In a tentative deal with the sponsor of the energy bill, Sen. Lisa Murkowski (R-Alaska), the Democrats agreed to modify their proposal to address concerns about the cost and structure of the aid. But Republican senators remained split on the deal, with some arguing that the package represents an unfair “earmark” for one city and could create a precedent for federal aid for other incidents that they see as a largely state and local responsibility.
“Given the fact that we have about $19 trillion in debt, I think it’s fair to ask, do we want to have the federal government replacing all the infrastructure put in place by cities and states all across the country?” Sen. John Cornyn (R-Tex.), the No. 2 Republican leader, said last week.
The pending energy bill if enacted would be the first major energy policy bill in nearly a decade. It includes a variety of measures aimed at modernizing the U.S. power grid, updating rules governing the transport of oil and gas, and encouraging renewable energy development, and it has enjoyed bipartisan support as it has moved onto the Senate floor.
But Democrats vowed to block the bill in a Thursday morning procedural vote if Republicans did not come to terms on Flint. The key votes failed 46 to 50, with 60 votes necessary to close debate and move to final passage of the energy bill.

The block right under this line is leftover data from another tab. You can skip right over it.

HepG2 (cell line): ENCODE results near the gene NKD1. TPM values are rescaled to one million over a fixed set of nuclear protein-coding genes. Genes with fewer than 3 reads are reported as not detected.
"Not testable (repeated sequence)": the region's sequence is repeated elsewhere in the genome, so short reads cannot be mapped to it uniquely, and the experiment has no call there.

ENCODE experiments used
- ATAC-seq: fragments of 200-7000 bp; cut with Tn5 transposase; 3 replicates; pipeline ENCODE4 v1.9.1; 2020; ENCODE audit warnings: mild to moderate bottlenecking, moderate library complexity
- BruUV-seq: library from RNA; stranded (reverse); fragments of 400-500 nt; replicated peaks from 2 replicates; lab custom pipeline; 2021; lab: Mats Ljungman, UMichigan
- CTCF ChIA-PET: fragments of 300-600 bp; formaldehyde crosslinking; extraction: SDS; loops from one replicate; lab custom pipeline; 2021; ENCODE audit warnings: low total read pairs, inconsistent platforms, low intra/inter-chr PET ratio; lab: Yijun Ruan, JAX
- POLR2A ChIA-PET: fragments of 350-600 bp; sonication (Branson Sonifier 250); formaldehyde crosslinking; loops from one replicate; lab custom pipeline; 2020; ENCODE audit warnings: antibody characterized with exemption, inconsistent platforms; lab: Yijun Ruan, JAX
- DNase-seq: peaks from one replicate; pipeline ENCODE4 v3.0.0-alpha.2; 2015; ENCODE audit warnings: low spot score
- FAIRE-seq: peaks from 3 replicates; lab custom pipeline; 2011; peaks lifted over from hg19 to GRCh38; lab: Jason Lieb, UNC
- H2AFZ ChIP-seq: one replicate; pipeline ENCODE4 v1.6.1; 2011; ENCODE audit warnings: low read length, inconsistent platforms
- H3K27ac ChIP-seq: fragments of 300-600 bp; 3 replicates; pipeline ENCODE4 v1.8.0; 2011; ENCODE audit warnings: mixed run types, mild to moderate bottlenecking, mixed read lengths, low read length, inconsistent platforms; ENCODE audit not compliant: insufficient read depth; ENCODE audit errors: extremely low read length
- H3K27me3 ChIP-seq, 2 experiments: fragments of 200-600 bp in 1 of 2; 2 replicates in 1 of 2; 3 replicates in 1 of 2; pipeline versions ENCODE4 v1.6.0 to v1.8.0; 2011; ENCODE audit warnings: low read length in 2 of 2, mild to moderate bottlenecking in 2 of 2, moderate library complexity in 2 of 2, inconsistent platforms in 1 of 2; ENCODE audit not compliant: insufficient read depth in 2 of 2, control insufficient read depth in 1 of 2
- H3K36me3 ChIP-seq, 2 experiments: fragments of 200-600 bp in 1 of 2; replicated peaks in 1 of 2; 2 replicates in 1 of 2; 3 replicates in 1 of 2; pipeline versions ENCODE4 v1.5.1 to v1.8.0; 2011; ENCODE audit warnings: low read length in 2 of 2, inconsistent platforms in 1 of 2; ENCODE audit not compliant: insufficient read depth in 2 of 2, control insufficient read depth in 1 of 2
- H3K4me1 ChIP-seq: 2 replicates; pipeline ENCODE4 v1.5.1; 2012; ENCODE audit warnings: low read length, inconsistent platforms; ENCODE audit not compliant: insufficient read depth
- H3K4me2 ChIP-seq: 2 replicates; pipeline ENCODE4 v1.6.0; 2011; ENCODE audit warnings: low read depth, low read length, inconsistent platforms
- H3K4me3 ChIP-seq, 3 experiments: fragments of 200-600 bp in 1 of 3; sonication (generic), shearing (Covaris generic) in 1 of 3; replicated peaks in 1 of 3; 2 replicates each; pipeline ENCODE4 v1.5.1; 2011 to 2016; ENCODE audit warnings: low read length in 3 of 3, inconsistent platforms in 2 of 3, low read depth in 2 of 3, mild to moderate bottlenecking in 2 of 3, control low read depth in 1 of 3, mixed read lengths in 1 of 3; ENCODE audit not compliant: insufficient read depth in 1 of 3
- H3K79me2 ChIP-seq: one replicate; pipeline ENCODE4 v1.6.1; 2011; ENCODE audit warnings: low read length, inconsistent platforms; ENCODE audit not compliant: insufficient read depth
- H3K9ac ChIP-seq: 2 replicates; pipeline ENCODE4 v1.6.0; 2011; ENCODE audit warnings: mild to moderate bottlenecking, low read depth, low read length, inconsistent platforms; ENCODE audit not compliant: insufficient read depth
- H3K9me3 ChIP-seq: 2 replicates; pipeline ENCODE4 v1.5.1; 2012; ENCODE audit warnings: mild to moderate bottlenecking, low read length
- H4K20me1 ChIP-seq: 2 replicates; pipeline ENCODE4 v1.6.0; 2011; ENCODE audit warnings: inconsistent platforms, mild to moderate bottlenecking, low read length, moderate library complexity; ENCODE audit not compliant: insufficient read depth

Senate Minority Leader Harry M. Reid (D-Nev.) in a Thursday morning floor speech pointed to examples where Republicans had supported disaster aid for their own constituencies — including when Cornyn pushed for federal aid after a 2013 explosion at a Texas fertilizer plant that killed 15 people.
“I invite my Republican colleagues to come to the floor and explain to the country why this man-made disaster is not worth the attention of the Republican Party,” he said. “Why do Texans deserve federal assistance, but not the people of Flint?”
In floor comments of his own Thursday, Senate Majority Leader Mitch McConnell (R-Ky.) did not directly address the Flint controversy. But he said he did not want to see politics derail a large, bipartisan policy bill.
“There’s a lot for both parties to like in this bill,” he said. “Let’s not risk that progress.”
Stabenow rose to reply: “We’re just not done yet.” She later said that work toward a compromise would continue through the weekend.